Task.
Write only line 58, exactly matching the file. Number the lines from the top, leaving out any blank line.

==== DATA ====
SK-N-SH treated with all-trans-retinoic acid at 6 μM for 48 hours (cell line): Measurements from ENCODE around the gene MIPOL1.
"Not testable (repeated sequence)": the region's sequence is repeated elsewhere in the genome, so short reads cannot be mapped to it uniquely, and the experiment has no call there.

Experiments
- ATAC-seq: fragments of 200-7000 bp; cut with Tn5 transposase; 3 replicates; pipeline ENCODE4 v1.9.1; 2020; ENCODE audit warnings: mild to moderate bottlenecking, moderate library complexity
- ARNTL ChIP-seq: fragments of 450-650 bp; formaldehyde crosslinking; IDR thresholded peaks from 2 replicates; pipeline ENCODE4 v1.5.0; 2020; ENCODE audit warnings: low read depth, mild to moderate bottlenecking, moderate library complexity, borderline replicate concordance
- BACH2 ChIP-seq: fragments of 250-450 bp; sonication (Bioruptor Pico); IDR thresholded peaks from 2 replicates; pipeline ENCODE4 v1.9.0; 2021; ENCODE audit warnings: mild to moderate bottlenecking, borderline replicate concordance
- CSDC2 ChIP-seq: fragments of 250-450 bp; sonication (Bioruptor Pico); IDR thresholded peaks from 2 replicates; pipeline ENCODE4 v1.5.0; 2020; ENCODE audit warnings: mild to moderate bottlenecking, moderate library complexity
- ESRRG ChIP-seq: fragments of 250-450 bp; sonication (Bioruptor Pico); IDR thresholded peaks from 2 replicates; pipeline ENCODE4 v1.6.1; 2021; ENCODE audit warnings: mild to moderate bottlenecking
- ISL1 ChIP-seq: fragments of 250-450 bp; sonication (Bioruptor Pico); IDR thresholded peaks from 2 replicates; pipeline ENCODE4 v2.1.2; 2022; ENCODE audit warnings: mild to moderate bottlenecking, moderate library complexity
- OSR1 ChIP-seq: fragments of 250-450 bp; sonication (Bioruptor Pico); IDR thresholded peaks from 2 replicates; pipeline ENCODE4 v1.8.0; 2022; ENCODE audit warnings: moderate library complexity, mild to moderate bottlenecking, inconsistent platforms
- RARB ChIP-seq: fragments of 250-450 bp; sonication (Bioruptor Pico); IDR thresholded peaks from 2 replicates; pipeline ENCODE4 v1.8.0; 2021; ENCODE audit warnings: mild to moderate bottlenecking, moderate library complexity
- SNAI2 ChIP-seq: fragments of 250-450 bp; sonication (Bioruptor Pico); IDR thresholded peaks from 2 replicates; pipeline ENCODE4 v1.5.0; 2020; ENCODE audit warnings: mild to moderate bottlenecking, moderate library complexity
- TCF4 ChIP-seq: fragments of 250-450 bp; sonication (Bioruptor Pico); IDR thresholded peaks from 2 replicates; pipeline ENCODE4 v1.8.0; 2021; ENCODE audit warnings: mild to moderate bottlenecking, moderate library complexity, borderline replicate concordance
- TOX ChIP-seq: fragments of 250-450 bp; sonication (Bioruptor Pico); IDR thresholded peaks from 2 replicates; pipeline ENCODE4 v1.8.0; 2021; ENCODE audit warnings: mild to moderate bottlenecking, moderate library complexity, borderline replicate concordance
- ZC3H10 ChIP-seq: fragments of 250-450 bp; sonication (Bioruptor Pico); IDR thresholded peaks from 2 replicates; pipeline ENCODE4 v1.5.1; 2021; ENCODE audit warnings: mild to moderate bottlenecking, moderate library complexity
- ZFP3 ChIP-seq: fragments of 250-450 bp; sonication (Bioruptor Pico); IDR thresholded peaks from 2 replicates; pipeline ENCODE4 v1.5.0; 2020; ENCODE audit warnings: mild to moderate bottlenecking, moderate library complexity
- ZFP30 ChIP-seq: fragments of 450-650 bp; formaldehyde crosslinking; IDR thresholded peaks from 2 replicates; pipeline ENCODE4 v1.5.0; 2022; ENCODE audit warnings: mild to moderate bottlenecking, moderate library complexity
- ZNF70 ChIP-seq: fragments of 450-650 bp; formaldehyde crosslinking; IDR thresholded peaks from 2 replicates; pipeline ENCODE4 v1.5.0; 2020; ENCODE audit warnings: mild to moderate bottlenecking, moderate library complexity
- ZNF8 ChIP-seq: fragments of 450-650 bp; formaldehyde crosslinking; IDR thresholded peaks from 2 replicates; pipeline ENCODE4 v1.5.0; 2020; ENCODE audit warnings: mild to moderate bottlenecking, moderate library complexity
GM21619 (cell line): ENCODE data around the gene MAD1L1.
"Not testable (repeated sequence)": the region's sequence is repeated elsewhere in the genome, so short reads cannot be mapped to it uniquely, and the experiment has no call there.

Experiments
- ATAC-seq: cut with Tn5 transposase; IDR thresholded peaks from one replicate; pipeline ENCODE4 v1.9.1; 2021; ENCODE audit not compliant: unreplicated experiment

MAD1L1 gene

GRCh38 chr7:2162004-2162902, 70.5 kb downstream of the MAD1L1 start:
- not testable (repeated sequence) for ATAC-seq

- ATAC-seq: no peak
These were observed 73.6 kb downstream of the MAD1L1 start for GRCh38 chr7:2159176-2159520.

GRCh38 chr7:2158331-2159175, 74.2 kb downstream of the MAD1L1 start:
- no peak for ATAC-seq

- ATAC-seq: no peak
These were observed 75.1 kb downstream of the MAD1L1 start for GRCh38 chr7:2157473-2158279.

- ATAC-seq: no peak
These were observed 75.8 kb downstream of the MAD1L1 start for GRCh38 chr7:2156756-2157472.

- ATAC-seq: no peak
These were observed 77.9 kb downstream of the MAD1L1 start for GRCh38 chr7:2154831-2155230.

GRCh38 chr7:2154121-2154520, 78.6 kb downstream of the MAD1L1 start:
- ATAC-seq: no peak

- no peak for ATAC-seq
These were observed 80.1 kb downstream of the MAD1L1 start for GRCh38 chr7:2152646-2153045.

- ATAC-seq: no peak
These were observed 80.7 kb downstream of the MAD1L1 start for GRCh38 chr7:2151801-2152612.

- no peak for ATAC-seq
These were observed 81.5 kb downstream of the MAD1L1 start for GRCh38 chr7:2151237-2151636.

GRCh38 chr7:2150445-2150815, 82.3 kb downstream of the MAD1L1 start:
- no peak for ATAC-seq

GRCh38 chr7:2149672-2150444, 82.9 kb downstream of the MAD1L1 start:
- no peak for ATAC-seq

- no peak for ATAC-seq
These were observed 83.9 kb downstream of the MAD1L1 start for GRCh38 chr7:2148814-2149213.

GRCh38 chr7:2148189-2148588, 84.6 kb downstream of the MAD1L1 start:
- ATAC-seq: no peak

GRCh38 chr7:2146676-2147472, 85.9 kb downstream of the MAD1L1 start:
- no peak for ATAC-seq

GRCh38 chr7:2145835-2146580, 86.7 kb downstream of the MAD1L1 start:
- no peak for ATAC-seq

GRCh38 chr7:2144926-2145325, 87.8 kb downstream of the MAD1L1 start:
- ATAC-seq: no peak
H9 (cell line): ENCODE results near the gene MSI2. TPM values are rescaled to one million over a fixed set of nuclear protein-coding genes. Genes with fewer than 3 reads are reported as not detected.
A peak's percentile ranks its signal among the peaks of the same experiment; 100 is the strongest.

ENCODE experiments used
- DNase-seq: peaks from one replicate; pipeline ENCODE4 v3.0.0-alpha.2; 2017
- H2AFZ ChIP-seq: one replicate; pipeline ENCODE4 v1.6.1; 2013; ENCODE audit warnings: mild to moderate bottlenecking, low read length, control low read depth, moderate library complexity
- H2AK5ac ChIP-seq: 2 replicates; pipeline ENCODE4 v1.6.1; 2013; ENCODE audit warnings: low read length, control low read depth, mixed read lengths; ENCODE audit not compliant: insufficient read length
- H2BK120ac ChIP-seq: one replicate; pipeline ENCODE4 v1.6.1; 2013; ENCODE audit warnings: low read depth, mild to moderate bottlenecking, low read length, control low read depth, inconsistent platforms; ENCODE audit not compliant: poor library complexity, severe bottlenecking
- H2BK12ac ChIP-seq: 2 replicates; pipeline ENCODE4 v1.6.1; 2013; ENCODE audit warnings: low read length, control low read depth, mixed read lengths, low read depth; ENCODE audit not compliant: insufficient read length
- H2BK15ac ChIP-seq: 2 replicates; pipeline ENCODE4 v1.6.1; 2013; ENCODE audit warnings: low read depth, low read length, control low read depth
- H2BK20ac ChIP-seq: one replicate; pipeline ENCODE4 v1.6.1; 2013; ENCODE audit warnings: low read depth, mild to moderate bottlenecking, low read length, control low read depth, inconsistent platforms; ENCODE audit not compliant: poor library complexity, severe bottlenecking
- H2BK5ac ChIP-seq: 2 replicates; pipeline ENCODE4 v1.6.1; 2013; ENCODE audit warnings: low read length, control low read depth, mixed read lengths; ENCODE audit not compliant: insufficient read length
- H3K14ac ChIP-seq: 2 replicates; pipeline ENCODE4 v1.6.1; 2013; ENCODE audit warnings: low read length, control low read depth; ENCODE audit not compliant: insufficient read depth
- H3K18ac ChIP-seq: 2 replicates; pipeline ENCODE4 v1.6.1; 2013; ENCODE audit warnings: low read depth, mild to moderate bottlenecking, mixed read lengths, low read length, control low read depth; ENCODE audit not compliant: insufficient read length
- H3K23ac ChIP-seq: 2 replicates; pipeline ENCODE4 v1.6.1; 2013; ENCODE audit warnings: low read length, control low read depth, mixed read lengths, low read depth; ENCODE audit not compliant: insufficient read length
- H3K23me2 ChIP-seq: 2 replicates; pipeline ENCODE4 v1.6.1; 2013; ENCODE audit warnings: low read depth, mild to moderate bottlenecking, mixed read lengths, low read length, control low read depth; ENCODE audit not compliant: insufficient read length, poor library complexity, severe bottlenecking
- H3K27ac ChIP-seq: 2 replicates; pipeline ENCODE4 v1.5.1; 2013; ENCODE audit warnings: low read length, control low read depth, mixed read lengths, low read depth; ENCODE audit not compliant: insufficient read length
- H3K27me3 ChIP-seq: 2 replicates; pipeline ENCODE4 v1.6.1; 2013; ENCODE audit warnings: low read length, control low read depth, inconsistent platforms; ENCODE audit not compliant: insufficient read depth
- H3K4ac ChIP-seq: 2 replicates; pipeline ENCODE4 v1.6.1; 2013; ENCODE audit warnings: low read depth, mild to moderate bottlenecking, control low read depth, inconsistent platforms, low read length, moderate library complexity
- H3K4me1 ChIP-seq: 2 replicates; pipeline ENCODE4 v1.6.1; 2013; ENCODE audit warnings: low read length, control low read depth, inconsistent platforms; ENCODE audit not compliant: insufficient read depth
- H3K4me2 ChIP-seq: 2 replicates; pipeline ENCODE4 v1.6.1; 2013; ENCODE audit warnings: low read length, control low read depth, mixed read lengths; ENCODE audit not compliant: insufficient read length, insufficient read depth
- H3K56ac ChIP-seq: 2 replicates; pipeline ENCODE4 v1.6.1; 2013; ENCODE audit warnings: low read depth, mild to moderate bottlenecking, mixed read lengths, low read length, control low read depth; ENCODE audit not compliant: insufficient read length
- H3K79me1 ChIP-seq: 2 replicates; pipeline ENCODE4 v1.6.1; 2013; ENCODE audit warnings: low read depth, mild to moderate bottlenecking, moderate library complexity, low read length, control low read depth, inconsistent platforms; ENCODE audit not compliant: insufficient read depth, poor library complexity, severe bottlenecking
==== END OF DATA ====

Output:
- ATAC-seq: no peak